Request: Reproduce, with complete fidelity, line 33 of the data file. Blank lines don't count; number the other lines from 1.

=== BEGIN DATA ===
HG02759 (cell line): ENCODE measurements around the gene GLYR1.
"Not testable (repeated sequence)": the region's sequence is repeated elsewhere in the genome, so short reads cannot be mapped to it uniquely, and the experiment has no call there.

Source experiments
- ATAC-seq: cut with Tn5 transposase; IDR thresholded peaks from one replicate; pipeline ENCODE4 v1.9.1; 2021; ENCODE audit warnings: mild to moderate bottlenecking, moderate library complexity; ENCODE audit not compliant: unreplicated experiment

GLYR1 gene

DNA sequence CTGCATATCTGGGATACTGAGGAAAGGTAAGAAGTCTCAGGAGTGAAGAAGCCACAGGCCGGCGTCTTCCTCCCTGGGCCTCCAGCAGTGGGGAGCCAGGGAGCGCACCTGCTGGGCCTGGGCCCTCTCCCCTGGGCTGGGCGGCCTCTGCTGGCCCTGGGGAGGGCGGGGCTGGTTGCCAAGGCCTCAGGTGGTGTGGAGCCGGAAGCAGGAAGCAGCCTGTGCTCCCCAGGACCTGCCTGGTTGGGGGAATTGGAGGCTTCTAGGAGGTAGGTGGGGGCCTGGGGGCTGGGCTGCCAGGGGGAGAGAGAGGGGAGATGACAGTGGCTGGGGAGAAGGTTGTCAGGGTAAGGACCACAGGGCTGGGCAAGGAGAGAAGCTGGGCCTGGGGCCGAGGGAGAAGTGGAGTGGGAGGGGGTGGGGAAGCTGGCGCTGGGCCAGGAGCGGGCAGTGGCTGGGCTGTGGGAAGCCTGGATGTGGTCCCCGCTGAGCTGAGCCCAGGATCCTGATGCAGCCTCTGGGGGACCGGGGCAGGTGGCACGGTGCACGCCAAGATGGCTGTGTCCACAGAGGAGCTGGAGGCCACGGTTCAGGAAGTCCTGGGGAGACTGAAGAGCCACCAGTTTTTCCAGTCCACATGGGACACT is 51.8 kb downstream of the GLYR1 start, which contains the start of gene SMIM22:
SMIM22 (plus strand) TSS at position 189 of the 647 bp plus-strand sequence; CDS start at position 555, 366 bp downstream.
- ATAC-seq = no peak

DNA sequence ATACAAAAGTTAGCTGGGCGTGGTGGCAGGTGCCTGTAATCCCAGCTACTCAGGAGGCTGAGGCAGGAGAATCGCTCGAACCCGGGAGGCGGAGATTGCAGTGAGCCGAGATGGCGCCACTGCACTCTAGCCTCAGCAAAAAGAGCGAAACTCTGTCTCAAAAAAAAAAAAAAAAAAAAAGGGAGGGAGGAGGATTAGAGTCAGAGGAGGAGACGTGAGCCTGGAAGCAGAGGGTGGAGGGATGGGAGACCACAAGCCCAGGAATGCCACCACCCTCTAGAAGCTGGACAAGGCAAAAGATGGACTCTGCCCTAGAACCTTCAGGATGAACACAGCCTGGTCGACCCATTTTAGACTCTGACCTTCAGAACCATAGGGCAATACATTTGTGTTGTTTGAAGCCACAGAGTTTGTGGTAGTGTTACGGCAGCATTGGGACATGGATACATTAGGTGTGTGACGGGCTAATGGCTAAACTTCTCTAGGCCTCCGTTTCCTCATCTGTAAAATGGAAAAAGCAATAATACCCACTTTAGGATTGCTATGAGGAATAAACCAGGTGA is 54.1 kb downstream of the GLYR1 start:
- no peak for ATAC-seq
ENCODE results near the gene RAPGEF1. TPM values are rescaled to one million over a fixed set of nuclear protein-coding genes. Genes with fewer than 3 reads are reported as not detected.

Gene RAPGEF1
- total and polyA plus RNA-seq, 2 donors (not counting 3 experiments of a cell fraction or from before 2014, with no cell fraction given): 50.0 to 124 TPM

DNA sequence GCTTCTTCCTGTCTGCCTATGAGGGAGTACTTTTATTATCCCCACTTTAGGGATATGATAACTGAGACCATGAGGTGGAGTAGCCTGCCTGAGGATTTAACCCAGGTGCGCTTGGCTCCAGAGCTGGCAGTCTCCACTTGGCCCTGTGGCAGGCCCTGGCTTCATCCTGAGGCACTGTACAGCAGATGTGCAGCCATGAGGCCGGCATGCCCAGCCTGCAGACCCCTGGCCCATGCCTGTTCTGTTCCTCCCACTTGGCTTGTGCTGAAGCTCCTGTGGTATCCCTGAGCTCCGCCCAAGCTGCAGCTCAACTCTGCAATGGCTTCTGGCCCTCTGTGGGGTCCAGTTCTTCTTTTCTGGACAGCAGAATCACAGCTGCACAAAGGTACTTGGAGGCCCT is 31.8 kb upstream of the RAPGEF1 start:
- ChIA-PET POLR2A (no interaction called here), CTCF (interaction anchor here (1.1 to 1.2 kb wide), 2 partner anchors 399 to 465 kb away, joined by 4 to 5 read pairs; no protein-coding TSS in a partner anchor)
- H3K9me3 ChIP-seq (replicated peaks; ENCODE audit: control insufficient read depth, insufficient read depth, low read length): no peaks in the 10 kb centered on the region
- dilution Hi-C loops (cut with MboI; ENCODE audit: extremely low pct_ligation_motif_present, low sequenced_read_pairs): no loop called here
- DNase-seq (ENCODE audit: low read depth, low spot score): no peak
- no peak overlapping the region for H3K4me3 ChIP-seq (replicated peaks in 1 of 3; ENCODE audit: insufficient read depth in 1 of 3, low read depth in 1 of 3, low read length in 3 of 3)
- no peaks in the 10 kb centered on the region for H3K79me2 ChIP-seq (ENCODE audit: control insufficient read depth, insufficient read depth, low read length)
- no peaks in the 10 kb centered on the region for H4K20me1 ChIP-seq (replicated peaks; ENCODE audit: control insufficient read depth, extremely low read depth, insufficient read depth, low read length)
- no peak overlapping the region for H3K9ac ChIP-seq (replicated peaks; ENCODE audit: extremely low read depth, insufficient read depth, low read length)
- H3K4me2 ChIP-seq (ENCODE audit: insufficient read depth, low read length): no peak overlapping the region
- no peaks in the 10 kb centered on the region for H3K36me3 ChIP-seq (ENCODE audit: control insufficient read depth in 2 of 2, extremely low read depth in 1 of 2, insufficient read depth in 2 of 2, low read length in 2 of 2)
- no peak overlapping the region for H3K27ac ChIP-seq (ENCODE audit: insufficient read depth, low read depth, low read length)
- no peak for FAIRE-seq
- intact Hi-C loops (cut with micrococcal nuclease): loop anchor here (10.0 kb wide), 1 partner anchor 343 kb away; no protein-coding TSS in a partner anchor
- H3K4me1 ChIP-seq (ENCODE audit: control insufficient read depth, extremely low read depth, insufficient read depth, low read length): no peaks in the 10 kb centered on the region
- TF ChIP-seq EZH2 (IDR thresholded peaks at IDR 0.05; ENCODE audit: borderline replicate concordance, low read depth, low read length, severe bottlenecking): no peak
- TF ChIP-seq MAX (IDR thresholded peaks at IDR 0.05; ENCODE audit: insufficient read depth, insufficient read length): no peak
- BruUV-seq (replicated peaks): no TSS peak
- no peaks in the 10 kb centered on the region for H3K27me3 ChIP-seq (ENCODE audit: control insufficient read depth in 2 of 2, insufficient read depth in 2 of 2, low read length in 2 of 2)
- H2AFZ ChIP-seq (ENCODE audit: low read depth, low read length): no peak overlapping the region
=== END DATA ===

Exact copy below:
- H2AFZ ChIP-seq (ENCODE audit: low read depth, low read length): no peak overlapping the region